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The Wedding Sermon

The Wedding Sermon


Much has now been written about the sermon preached at the wedding of the Duke and Duchess of Sussex by Michael Curry, the Presiding Bishop of The Episcopal Church, USA. I don’t intend to add to this: David Robertson, Stephen Watkinson, Mark Burkill and David Ould have already explained first of all why Michael Curry should never have been invited to preach, and second why his message was a false gospel. I would recommend people to read what they have written:,


Instead, I want to do something a little different; I want to show what could have been said at a wedding. I spent eight years in parish ministry in small villages in a rural area of England. During that time, I conducted around one hundred weddings. So I have preached a lot of wedding sermons. Naturally, I re-used a small number of sermons again and again. Usually, I only spoke for five or six minutes, unless the couple were Christians and wanted me to preach for longer. With most couples, I did some marriage preparation using the excellent course Preparing for Marriage by Pete Jackson (from which I pinched a couple of bits in the sermons).


So below are two of my wedding sermons, with the names of the bride and groom changed. I preach from bullet points, not a full text, so this isn’t exactly what I said on any occasion, but it gives a fair idea. I haven’t given the “funny story”, because I don’t always use it, and because might want to use it again and don’t want to spoil the punch line!


The first sermon is on Song of Solomon 8:6-7, the passage Michael Curry quoted at the beginning of his sermon, (and yes, I do have three points all beginning with the same letter). The Song of Solomon is a series of beautiful love poems between a man and woman. The Christian church has generally interpreted them not only as a celebration of human love, as Curry did, but also as a picture of the love between Christ and his bride the church. The second sermon is on 1 Corinthians 13, a very popular passage at weddings. Among others, it was preached at a wedding between an actress and a British Army officer who had served in Afghanistan! The ending is pinched from John Piper’s book This Momentary Marriage.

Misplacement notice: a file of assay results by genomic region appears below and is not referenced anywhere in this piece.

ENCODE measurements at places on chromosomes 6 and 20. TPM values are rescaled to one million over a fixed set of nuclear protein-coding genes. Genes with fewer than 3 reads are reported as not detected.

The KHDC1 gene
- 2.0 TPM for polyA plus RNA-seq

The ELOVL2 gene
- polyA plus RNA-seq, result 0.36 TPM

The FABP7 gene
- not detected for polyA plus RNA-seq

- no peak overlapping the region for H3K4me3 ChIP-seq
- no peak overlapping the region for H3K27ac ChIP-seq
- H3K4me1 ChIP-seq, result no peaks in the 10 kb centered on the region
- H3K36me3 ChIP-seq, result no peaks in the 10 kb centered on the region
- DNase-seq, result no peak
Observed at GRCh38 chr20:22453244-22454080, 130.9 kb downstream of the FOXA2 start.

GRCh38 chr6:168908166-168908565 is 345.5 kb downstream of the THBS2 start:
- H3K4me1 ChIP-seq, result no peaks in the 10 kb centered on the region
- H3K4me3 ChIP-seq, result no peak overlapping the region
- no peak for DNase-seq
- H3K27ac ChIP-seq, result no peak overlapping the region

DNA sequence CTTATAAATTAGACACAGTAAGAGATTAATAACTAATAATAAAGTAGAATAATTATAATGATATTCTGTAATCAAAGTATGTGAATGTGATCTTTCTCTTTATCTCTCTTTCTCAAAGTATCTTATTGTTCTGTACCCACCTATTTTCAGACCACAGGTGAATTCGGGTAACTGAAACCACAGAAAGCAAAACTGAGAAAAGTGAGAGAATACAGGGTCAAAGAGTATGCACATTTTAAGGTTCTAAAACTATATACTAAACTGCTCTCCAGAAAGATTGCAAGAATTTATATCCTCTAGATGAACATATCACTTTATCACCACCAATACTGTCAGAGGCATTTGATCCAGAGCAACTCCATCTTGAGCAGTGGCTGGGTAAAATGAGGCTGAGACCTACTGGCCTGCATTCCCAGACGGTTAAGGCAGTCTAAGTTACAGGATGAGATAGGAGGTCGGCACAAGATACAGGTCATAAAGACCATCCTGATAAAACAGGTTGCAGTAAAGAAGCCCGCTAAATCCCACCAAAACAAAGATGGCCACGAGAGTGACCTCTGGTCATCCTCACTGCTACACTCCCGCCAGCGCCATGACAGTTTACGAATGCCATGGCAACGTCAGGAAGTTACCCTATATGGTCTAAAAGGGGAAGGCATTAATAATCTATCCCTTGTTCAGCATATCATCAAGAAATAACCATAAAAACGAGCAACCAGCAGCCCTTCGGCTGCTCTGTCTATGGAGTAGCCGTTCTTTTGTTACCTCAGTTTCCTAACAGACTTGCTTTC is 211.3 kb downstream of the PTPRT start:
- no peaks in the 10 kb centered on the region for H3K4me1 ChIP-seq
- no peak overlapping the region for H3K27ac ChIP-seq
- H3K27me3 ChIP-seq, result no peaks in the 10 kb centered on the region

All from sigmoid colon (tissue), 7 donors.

These are not perfect sermons; reading them, I can see that they might be open to some of the same criticisms made of Curry’s sermon, (for instance, I say too little about repentance). But they may be a bit clearer on God’s love.




Song of Solomon 8:6-7


Place me like a seal over your heart, like a seal on your arm; for love is as strong as death, its jealousy unyielding as the grave. It burns like blazing fire, like a mighty flame.  Many waters cannot quench love; rivers cannot wash it away. If one were to give all the wealth of his house for love, it would be utterly scorned.


John, Jane, congratulations. Well done. You made it! And thank you for letting us be here and share your special day with you. It is wonderful and beautiful to see how you love each other. Love is a wonderful thing.


[Funny story follows]


But God thinks that love between a man and a woman is a wonderful thing. It is his idea, he invented it, and so he put a love poem in the Bible- we’ve just heard part of it read. They are the words of a woman who is longing for her lover, and longing for her lover to be her husband. She wants the security of belonging to him. Those words tell us words tells us three reasons why love is such a wonderful thing.


First, love is possessive (in a good way). Verse 6 says: Place me like a seal over your heart, like a seal on your arm; for love is as strong as death, its jealousy unyielding as the grave.


This woman wants to belong to her man forever. In those days, people carried seals, small stamps that could be pressed into wax to sign legal documents. Your seal was unique to you, no-one else was allowed to touch it, and you would have guarded it like you now guard your credit card.